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Inmates of Attica Correctional Facility v. Rockefeller

decided: April 18, 1973.


Smith, Feinberg and Mansfield, Circuit Judges.

Author: Mansfield

MANSFIELD, Circuit Judge:

This appeal raises the question of whether the federal judiciary should, at the instance of victims, compel federal and state officials to investigate and prosecute persons who allegedly have violated certain federal and state criminal statutes. Plaintiffs in the purported class suit, which was commenced in the Southern District of New York against various state and federal officers, are certain present and former inmates of New York State's Attica Correctional Facility ("Attic"), the mother of an inmate who was killed when Attica was retaken after the inmate uprising in September 1971, and Arthur O. Eve, a New York State Assemblyman and member of the Subcommittee on Prisons. They appeal from an order of the district court, Lloyd F. MacMahon, Judge, dismissing their complaint. We affirm.

The complaint alleges that before, during, and after the prisoner revolt at and subsequent recapture of Attica in September 1971, which resulted in the killing of 32 inmates and the wounding of many others, the defendants, including the Governor of New York, the State Commissioner of Correctional Services, the Executive Deputy Commissioner of the State Department of Correctional Services, the Superintendent at Attica, and certain State Police, Corrections Officers, and other officials, either committed, conspired to commit, or aided and abetted in the commission of various crimes against the complaining inmates and members of the class they seek to represent. It is charged that the inmates were intentionally subjected to cruel and inhuman treatment prior to the inmate riot, that State Police, Troopers, and Correction Officers (one of whom is named) intentionally killed some of the inmate victims without provocation during the recovery of Attica, that state officers (several of whom are named and whom the inmates claim they can identify) assaulted and beat prisoners after the prison had been successfully retaken and the prisoners had surrendered, see Inmates of Attica Correctional Facility v. Rockefeller, 453 F.2d 12 (2d Cir. 1971), that personal property of the inmates was thereafter stolen or destroyed, and that medical assistance was maliciously denied to over 400 inmates wounded during the recovery of the prison.

The complaint further alleges that Robert E. Fischer, a Deputy State Attorney General specially appointed by the Governor to supersede the District Attorney of Wyoming County and, with a specially convened grand jury, to investigate crimes relating to the inmates' takeover of Attica and the resumption of control by the state authorities, see Inmates, supra at 16 and n. 3, "has not investigated, nor does he intend to investigate, any crimes committed by state officers." Plaintiffs claim, moreover, that because Fischer was appointed by the Governor he cannot neutrally investigate the responsibility of the Governor and other state officers said to have conspired to commit the crimes alleged. It is also asserted that since Fischer is the sole state official currently authorized under state law to prosecute the offenses allegedly committed by the state officers, no one in the State of New York is investigating or prosecuting them.*fn1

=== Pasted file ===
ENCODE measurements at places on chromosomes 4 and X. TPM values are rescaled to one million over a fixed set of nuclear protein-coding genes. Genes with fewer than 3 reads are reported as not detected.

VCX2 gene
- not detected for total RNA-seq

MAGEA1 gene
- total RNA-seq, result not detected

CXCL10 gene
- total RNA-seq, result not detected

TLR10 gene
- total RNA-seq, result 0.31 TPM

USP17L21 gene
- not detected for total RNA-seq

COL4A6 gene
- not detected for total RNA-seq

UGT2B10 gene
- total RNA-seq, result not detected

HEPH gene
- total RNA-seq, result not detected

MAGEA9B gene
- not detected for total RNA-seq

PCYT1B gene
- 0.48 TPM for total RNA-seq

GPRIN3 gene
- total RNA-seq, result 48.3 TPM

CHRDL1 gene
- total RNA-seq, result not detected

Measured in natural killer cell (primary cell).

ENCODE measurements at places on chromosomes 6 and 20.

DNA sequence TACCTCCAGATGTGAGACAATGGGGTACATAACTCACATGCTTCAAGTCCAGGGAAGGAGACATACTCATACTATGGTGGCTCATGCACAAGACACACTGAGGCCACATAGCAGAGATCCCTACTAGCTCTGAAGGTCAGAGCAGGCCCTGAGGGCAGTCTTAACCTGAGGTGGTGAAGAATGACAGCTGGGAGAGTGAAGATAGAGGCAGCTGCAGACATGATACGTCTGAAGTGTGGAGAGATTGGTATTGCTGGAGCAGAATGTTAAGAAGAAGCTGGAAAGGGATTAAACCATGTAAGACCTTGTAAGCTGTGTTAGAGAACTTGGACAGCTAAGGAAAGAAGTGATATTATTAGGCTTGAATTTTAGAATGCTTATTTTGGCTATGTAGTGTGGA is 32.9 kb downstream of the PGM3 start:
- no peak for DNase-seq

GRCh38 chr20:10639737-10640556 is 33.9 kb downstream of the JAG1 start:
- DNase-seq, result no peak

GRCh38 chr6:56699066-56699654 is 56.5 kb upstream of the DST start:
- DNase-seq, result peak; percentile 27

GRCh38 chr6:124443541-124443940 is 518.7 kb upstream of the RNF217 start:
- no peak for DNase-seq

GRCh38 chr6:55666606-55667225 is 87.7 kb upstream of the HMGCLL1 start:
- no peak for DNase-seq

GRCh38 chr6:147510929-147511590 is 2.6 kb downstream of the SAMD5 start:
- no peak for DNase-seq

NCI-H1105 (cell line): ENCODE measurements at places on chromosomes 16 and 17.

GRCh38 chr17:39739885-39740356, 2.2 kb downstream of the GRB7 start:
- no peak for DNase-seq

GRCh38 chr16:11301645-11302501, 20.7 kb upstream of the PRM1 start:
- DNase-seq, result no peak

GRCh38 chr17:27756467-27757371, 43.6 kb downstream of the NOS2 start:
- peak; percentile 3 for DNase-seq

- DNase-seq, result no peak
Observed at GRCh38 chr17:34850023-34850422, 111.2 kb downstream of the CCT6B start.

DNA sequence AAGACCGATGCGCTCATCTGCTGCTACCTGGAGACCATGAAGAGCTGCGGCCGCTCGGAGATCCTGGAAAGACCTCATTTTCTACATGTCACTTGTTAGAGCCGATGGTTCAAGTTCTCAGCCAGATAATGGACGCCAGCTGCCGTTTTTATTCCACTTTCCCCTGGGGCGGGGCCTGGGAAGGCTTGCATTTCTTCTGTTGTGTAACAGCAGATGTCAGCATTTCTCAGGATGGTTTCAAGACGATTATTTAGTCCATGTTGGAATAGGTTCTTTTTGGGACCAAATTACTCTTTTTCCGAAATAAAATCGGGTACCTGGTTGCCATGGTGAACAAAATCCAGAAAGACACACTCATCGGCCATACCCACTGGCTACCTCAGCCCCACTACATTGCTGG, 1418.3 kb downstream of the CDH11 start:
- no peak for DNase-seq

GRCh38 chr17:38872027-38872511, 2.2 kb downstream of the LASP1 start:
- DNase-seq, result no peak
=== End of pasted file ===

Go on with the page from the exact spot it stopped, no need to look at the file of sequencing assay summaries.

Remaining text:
With respect to the sole federal defendant,*fn2 the United States Attorney for the Western District of New York, the complaint simply alleges that he has not arrested, investigated, or instituted prosecutions against any of the state officers accused of criminal violation of plaintiffs' federal civil rights, 18 U.S.C. §§ 241, 242, and he has thereby failed to carry out the duty placed upon him by 42 U.S.C. § 1987, discussed below.

As a remedy for the asserted failure of the defendants to prosecute violations of state and federal criminal laws, plaintiffs request relief in the nature of mandamus (1) against state officials, requiring the State of New York to submit a plan for the independent and impartial investigation and prosecution of the offenses charged against the named and unknown state officers, and insuring the appointment of an impartial state prosecutor and state judge to "prosecute the defendants forthwith," and (2) against the United States Attorney, requiring him to investigate, arrest and prosecute the same state officers for having committed the federal offenses defined by 18 U.S.C. §§ 241 and 242. The latter statutes punish, respectively, conspiracies against a citizen's free exercise or enjoyment of rights secured by the Constitution and laws of the United States, see United States v. Guest, 383 U.S. 745, 86 S. Ct. 1170, 16 L. Ed. 2d 239 (1966), and the willful subjection of any inhabitant, under color of law, to the deprivation of such rights or to different punishment or penalties on account of alienage, color, or race than are prescribed for the punishment of citizens, see Screws v. United States, 325 U.S. 91, 65 S. Ct. 1031, 89 L. Ed. 1495 (1945); United States v. Classic, 313 U.S. 299, 61 S. Ct. 1031, 85 L. Ed. 1368 (1941).*fn3